For political, religious, and economic reasons, thousands of English families boarded ships for Ireland, Canada, the America colonies, and many of smaller tropical colonies in the hope of finding better lives abroad. Although the passage on the cramped, dank ships caused many to arrive in the New World diseased and starving, those families that survived the trip often went on to make valuable contributions to those new societies to which they arrived. Early immigrants bearing the Piele surname or a spelling variation of the name include: Lawrence Peele settled in Virginia in 1623; John Peele settled in Virginia in 1652; John Peel settled in New York in 1775; Thomas Peel arrived in Philadelphia in 1752.

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Motto


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Motto



The motto was originally a war cry or slogan. Mottoes first began to be shown with arms in the 14th and 15th centuries, but were not in general use until the 17th century. Thus the oldest coats of arms generally do not include a motto. Mottoes seldom form part of the grant of arms: Under most heraldic authorities, a motto is an optional component of the coat of arms, and can be added to or changed at will; many families have chosen not to display a motto.

Motto: Industria
Motto Translation: Industrious.


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Piele Family Crest Products


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Piele Family Crest Products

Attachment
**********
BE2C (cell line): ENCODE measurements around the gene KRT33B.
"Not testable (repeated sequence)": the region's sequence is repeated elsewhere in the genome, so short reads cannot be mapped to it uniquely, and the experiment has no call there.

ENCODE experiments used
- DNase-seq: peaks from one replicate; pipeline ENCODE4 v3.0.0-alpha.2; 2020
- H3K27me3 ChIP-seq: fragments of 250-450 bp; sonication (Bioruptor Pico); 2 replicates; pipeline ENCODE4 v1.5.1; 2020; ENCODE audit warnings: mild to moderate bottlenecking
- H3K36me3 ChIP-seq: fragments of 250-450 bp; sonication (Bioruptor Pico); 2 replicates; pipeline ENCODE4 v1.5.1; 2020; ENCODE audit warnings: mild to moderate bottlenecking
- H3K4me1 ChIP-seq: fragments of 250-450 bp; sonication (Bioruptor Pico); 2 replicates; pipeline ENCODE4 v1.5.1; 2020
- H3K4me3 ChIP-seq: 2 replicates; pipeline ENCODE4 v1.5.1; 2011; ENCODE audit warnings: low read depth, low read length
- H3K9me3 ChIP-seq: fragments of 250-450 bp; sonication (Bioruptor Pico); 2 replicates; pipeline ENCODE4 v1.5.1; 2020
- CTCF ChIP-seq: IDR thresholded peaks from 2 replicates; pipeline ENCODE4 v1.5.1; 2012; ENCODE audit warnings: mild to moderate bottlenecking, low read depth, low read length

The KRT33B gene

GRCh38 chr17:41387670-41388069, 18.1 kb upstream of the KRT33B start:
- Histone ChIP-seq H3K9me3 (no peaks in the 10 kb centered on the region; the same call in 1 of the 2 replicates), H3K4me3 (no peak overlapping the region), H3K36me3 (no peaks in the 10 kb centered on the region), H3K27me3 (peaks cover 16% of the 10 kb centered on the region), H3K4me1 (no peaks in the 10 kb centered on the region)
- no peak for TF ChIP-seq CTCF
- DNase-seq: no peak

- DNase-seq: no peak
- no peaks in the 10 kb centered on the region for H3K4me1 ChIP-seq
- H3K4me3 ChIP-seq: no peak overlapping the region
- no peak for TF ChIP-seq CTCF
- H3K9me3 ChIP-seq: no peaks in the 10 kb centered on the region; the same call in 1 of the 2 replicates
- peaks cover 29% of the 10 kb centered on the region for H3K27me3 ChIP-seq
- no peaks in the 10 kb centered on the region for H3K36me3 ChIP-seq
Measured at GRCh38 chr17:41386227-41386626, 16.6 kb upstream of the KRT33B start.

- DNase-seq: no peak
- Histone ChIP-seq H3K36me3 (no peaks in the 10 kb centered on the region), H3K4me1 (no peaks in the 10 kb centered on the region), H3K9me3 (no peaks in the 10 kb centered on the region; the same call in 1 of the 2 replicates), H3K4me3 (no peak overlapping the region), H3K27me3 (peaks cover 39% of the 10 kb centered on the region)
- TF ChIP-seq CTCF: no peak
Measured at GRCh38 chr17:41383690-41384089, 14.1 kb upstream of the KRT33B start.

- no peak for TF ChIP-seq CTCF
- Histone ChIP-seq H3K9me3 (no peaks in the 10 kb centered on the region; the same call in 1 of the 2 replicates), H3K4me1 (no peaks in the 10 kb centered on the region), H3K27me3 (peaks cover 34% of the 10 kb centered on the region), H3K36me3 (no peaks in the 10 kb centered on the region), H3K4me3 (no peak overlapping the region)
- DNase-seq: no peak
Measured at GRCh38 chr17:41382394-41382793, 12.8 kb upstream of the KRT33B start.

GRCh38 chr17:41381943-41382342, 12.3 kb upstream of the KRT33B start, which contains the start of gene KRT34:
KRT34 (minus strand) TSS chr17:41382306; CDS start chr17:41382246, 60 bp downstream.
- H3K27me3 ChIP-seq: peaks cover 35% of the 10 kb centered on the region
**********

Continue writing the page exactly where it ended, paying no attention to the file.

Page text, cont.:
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See Also


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See Also




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Citations


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Citations



    Other References

    1. Burke, John Bernard Ed. The Roll of Battle Abbey. Baltimore: Genealogical Publishing. Print.
    2. Magnusson, Magnus. Chambers Biographical Dictionary 5th edition. Edinburgh: W & R Chambers, 1990. Print.
    3. Foster, Joseph. Dictionary of Heraldry Feudal Coats of Arms and Pedigrees. London: Bracken Books, 1989. Print. (ISBN 1-85170-309-8).
    4. Elster, Robert J. International Who's Who. London: Europa/Routledge. Print.
    5. Virkus, Frederick A. Ed. Immigrant Ancestors A List of 2,500 Immigrants to America Before 1750. Baltimore: Genealogical Publishing, 1964. Print.
    6. Hinde, Thomas Ed. The Domesday Book England's Heritage Then and Now. Surrey: Colour Library Books, 1995. Print. (ISBN 1-85833-440-3).
    7. Reaney P.H and R.M. Wilson. A Dictionary of English Surnames. London: Routledge, 1991. Print. (ISBN 0-415-05737-X).
    8. Mills, A.D. Dictionary of English Place-Names. Oxford: Oxford University Press, 1991. Print. (ISBN 0-19-869156-4).
    9. Markale, J. Celtic Civilization. London: Gordon & Cremonesi, 1976. Print.
    10. Bradford, William. History of Plymouth Plantation 1620-1647 Edited by Samuel Eliot Morrison 2 Volumes. New York: Russell and Russell, 1968. Print.
    11. ...

    The Piele Family Crest was acquired from the Houseofnames.com archives. The Piele Family Crest was drawn according to heraldic standards based on published blazons. We generally include the oldest published family crest once associated with each surname.

    This page was last modified on 23 November 2015 at 08:44.